Released on March 7, the “2007 Annual Report on the Implementation of the Charter for the Protection of Children and Young People” examined new allegations of abuse, diocesan and eparchial compliance with child protection measures, and the financial costs related to sexual abuse allegations.
The report was produced by the National Review Board, which is chaired by Judge Michael Merz. The report evaluated dioceses’ and eparchies’ compliance with the bishops’ “Charter for the Protection of Children and Young People.” It included audit results of 190 of 195 dioceses and eparchies in the United States, in addition to results from the Center for Applied Research in the Apostolate (CARA), based at Georgetown University.
According to the charter implementation report, costs related to abuse allegations for all dioceses and eparchies in 2007 totaled more than $498 million, an increase of more than $165 million over 2006.
By contrast, abuse allegation-related costs in 2005 totaled over $386 million, while 2004 costs exceeded $93 milion.
About 87 percent of the 2007 costs, $420 million, went to victims’ settlements, while attorneys’ fees constituted another 11 percent. Three percent of the costs were spent on support for offenders, including therapy, legal expenses, and living expenses.
Only about $171 million of allegation-related costs were covered by insurance.
The CARA survey, to which 194 of 195 dioceses responded, found five credible accusations of abuse of minors that happened in 2007. In 2007 more accusations of abuse that allegedly happened in previous years also surfaced, with 689 victims making 691 allegations against 491 offenders.
According to the 2007 Annual Report, about 82 percent of the alleged victims were male. More than half were between the ages of 10 and 14 when the abuse began, while about 21 percent were between the ages of 15 and 17. Eighty-six alleged victims, about 14 percent, were younger than ten years old.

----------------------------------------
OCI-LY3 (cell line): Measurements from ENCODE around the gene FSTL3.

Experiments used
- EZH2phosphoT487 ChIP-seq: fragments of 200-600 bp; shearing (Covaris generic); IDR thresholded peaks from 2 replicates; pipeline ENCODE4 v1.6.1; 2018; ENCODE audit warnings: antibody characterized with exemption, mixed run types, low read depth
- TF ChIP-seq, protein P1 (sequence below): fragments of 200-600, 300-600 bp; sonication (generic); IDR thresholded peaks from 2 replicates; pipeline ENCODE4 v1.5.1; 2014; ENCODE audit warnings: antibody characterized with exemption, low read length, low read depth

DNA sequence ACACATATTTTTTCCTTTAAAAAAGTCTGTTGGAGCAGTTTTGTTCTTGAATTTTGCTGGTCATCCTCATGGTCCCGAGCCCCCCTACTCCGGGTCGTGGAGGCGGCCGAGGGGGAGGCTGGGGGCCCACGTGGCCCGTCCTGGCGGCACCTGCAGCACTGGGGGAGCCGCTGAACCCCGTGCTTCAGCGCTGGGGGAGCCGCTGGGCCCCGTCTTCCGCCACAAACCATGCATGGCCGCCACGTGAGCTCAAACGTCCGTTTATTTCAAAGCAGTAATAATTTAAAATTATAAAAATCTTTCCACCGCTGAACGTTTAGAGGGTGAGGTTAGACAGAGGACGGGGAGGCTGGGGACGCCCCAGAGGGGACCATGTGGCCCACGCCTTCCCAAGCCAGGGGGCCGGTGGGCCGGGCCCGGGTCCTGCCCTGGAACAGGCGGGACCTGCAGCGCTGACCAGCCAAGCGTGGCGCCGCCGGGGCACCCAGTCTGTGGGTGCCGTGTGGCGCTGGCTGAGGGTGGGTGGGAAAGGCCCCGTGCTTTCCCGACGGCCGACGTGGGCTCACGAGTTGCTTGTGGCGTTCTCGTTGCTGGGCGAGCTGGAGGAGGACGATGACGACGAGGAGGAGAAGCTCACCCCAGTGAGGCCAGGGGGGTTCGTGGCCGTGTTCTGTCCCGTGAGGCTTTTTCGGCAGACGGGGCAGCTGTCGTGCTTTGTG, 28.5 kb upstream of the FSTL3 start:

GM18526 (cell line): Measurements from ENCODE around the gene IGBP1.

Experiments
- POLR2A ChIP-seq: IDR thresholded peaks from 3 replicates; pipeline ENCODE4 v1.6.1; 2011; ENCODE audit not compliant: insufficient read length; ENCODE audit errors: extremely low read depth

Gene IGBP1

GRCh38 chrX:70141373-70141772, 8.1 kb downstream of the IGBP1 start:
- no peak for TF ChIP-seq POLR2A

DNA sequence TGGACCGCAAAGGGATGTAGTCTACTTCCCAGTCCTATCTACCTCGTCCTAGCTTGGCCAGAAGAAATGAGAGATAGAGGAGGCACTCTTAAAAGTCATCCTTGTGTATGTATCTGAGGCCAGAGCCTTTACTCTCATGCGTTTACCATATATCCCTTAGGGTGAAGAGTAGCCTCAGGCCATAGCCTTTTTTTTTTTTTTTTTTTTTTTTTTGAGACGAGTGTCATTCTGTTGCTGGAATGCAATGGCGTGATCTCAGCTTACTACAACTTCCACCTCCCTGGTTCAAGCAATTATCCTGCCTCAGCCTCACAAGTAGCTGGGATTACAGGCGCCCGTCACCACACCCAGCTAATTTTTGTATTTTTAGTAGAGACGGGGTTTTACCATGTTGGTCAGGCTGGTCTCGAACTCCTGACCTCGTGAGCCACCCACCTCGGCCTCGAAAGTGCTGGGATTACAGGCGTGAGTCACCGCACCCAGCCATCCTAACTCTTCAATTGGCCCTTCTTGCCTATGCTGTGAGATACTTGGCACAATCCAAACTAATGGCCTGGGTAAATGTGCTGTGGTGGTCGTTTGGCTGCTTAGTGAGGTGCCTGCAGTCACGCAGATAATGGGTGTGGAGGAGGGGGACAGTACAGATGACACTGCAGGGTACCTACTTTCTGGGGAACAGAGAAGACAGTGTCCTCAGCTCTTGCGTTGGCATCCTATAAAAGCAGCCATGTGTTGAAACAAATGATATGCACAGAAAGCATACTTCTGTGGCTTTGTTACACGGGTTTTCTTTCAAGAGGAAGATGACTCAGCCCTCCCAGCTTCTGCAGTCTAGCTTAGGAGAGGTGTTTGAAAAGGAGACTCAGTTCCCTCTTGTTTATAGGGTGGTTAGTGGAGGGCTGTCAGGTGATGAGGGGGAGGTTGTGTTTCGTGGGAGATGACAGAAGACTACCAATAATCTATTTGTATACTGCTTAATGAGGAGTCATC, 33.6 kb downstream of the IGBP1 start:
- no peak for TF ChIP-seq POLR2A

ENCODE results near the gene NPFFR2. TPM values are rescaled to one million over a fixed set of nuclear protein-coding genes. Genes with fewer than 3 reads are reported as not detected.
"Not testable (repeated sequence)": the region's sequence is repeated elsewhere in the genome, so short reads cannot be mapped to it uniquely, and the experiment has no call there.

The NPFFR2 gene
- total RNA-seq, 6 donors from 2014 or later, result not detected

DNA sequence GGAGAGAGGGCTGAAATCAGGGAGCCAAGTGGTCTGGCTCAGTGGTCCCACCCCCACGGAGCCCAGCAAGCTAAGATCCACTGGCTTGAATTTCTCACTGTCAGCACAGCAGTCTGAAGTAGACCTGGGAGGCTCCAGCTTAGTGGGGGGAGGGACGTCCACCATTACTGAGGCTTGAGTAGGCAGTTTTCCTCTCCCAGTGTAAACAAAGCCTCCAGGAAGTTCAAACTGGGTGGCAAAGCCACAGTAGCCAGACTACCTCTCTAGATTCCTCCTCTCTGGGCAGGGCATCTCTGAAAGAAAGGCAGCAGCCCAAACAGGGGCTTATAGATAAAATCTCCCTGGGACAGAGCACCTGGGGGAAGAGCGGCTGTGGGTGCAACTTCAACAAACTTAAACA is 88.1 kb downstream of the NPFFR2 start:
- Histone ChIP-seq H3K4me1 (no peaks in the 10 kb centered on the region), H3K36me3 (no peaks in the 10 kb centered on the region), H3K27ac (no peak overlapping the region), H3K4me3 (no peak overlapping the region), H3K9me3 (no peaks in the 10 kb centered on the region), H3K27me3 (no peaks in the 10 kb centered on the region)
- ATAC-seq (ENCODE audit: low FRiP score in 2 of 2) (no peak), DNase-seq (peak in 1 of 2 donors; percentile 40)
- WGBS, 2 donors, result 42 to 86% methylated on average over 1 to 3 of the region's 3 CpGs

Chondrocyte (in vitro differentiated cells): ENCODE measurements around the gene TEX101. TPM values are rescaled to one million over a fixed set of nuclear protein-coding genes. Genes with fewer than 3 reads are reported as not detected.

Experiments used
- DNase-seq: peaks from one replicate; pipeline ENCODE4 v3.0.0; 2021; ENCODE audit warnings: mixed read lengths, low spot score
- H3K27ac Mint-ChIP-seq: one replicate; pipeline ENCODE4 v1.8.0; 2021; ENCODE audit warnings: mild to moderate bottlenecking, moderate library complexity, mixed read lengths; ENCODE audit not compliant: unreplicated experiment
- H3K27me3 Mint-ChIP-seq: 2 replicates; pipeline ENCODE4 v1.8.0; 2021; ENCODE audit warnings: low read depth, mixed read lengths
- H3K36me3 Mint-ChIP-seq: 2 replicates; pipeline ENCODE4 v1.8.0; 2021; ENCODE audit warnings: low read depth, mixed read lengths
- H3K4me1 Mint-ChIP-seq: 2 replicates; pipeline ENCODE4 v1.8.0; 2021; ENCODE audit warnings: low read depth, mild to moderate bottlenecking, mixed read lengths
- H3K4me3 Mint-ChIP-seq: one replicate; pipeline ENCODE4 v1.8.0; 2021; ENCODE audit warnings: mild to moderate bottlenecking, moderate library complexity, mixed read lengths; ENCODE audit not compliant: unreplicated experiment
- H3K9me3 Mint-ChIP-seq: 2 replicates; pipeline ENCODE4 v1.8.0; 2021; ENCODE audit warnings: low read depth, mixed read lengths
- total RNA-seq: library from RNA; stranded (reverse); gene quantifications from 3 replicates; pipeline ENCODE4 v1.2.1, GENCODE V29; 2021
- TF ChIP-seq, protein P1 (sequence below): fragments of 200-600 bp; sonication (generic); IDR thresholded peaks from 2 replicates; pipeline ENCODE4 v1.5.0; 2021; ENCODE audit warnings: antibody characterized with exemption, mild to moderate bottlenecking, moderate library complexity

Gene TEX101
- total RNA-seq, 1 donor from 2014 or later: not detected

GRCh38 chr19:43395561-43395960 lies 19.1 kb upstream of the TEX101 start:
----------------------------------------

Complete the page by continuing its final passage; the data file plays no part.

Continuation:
The age for about ten percent of the alleged victims could not be determined.
Most incidents of alleged abuse took place decades ago. Fifty-nine percent of alleged abuses occurred or began between 1960 and 1979.
Of the 415 diocesan and eparchian priests and deacons identified as alleged offenders in 2007, about 62 percent had already been identified in prior allegations. In the 2006 report, 57 percent had been identified in prior allegations.
Around 78 percent of alleged offenders are already deceased or removed from ministry. Another 24 priests or deacons, about six percent, were identified and permanently removed from ministry in 2007. Another 51 priests or deacons accused of abuse in previous years were permanently removed in 2007. Fourteen accused priests or deacons have returned to ministry, while 29 are active in ministry pending the completion of an investigation.
More than 96 percent of people required to take part in safe environment training did so, while 97.8 percent of those required to undergo background checks did so. The high numbers of individuals involved and the turnover in parish membership hindered total compliance.
According to the 2007 Annual Report, almost all United States dioceses and eparchies are considered compliant with the U.S. bishops’ charter written to protect children and young people from sexual abuse. The Diocese of Lincoln, Nebraska and four Eastern Rite eparchies did not take part in the audit, while only the Diocese of Lincoln did not participate in the CARA survey.
The National Review Board recommended that the auditing process be simplified. It also suggested “all action possible” should be taken to conduct background examinations of international priests, and to review with such priests legal standards defining sexual abuse and diocesan standards of conduct.
The NRB also urged contributions to the Causes and Context Study, estimated to cost $2.6 million. Another $1 million is needed to fund a study being undertaken by the John Jay College of Criminal Justice in New York City.
The NRB’s full report is available at www.usccb.org/ocyp/annualreport.pdf
.- A new report on the ongoing response to the sexual abuse crisis in the United States Catholic Church shows that, while only five credible accusations of abuse were made against diocesan clergy in 2007, that year’s expenses for past and present abuse allegations approached half a billion dollars.